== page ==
In the fast-paced world of production agriculture, producers are confronted with new challenges quicker than those problems can be solved through university research.
Land-grant universities are now taking a new approach to speed up the impact of their research on real agricultural problems. Managed research is just that, research managed to more quickly find solutions.
Bob Easter is the head of the department of animal science and professor of swine nutrition at University of Illinois, Urbana-Champaign. He is one of the leaders of a managed research project undertaken by the university and the Illinois Soybean Program Operating Board.
The project involved 29 researchers from universities and private companies. It included study of the variation of soybean meal, characterization of the carbohydrates in soybean meal, an investigation of bioactive molecules in soybean meal and their effects on reproduction and carcass composition. Also part of the project are an investigation of the effects of soybean meal on pork quality and economic analysis of potential changes in domestic and global soybean meal markets. The project is entering its third year and has cost $2.1 million to date.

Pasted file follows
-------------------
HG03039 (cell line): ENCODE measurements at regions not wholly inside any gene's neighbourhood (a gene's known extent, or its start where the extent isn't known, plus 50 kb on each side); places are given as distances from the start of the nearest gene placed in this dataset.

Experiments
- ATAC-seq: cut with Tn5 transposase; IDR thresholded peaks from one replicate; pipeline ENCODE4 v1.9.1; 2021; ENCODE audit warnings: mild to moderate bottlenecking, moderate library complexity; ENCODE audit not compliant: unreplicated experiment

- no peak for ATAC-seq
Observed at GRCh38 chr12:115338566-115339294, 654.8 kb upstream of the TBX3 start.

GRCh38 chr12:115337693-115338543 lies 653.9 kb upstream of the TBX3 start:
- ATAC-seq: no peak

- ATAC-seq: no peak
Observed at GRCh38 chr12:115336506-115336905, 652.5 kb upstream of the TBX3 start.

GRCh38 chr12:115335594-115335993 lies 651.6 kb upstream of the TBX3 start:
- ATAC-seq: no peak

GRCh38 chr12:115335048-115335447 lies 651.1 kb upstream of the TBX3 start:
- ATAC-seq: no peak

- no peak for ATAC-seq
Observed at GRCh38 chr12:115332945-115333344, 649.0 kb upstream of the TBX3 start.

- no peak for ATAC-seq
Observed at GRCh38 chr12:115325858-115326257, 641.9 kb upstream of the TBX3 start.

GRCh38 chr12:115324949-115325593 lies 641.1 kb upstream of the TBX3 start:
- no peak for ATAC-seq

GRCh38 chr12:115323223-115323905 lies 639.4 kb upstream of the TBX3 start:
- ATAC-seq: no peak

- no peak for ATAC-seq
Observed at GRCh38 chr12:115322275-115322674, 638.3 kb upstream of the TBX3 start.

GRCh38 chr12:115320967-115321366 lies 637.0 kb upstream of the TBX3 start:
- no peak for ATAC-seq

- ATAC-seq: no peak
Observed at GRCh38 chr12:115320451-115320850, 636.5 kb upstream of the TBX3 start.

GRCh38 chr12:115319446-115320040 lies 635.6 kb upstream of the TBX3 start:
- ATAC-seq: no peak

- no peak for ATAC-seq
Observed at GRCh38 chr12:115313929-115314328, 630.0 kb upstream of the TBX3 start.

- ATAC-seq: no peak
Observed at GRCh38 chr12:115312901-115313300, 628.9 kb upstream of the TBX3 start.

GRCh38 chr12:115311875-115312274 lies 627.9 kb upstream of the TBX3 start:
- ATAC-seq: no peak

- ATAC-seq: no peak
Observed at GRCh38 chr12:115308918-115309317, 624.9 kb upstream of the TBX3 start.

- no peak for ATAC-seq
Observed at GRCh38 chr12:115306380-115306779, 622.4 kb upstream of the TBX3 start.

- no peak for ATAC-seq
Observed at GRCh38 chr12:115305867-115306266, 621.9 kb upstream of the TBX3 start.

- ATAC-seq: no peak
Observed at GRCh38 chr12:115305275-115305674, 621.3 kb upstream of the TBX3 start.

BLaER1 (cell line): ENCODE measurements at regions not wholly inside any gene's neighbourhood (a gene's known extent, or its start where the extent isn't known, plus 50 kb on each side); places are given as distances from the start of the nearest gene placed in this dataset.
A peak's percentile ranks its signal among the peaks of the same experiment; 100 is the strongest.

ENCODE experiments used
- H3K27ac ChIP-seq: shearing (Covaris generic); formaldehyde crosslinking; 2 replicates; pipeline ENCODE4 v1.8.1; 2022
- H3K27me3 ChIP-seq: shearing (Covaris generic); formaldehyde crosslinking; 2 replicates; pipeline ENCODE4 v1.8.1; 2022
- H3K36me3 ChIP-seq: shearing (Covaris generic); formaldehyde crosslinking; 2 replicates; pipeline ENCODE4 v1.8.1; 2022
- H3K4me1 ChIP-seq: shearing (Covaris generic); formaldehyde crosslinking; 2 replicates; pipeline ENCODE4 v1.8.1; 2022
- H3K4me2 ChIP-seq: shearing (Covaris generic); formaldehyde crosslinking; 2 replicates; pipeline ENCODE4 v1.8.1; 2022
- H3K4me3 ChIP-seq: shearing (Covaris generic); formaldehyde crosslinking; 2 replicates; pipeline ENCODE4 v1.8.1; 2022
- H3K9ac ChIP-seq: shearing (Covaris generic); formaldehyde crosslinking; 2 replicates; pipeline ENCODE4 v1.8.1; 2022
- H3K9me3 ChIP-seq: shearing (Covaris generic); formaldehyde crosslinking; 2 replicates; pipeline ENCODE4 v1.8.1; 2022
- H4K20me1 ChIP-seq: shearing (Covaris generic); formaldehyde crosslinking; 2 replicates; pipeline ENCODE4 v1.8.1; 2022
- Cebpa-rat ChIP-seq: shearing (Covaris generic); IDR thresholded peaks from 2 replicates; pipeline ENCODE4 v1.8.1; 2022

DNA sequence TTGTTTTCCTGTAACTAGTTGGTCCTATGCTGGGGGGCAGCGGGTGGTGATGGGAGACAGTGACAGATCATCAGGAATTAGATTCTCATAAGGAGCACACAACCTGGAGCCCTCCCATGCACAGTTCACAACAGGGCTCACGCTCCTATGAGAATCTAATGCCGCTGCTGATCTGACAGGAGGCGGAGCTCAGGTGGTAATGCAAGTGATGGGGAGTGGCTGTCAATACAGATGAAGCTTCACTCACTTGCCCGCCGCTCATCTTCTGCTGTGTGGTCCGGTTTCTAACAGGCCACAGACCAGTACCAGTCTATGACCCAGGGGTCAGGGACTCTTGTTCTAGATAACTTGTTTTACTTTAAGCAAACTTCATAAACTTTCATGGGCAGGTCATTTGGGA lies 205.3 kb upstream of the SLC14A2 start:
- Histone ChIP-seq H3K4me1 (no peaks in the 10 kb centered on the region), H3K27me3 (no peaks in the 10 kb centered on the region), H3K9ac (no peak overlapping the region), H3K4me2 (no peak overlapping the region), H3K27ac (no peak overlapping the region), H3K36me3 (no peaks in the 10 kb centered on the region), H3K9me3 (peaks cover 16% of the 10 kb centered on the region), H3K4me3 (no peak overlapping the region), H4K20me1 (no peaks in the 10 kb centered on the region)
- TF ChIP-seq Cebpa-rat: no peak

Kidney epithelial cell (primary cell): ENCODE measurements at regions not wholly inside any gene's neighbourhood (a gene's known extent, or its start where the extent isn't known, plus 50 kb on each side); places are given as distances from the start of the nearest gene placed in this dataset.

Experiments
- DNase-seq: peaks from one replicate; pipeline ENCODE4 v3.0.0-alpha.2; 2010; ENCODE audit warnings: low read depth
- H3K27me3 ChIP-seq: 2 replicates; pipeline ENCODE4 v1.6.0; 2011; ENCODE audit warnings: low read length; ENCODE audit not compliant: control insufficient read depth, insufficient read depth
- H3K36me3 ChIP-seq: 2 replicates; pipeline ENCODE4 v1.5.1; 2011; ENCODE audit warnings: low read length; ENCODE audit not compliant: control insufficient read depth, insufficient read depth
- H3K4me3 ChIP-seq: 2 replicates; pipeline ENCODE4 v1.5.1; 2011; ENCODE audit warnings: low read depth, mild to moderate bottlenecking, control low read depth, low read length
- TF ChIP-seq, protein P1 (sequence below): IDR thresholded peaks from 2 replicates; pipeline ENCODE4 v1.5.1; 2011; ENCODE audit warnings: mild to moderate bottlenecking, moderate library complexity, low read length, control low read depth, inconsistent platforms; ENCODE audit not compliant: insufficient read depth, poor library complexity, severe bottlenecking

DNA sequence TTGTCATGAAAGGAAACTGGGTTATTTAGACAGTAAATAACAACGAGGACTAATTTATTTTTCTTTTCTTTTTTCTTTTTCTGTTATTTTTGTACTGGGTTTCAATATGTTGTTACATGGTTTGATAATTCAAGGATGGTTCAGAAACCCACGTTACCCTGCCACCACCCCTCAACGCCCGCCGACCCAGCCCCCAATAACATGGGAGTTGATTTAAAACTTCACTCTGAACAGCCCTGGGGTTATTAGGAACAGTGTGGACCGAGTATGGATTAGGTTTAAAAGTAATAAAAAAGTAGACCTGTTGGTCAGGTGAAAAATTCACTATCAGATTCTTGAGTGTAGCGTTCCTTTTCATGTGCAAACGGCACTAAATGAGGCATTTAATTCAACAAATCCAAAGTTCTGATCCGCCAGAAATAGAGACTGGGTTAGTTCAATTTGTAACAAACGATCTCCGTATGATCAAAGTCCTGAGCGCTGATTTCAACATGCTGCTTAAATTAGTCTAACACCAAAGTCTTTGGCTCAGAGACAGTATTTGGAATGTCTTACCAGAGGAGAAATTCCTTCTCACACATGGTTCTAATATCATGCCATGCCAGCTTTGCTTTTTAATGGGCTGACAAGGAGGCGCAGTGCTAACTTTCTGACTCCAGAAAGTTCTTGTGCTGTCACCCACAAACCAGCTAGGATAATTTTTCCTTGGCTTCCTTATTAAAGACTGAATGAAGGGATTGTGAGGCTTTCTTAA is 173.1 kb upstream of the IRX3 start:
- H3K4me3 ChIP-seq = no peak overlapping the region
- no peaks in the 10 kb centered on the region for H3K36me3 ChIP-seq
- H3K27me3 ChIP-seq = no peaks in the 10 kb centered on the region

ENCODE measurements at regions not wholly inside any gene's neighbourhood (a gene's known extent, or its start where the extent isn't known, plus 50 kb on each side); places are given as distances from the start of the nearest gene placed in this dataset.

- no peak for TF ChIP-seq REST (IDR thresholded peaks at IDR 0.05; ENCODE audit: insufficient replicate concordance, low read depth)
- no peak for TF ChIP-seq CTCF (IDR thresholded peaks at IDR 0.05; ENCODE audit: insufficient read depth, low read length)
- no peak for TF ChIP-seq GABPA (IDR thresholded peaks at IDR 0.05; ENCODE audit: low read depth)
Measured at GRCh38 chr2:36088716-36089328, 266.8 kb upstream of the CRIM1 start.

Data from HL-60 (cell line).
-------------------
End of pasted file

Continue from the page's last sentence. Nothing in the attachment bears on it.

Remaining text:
The committees that organize managed research work on multiple fronts. First, they worked with producers and the soybean board to identify the challenges to U.S.-grown soybean meal as a leading protein source for swine. Secondly, they recruited industry-leading scientists to conduct the research.
Those specific researchers targeted specific and complex issues, Easter explains.
"It is not just genetics or nutrition or engineering or meat science or disease," he says. "The solution requires integration across disciplines."
In some ways, managed research is a return to the traditional land grant university research and extension, says Steve Sonka, director of the National Soybean Research Laboratory at the University of Illinois at Urbana-Champaign.
"Our managed research efforts focus on conducting excellent science that applies to the problems of producers and their customers," he says.
The project has an external advisory committee to ensure that only the highest standards of science are used, Easter says. He stresses that managed research directs to course of study, not the results.
"Managed research ensures that specific objectives, defined by an appropriate means, are addressed efficiently," he says. "The quality of the science is insured by the review of each project by a competent, non-biased external advisory committee."
The goal is to knock down bureaucratic obstructions and narrow the widening gap between academia and producers.
"The conversation is between the people who have the problem and the people who have the potential for the solution," Easter says.
The results of the managed research project have been submitted to the Journal of Animal Science. Complete reports are available at the project web site: www.nsrl.uiuc.edu/swine.html.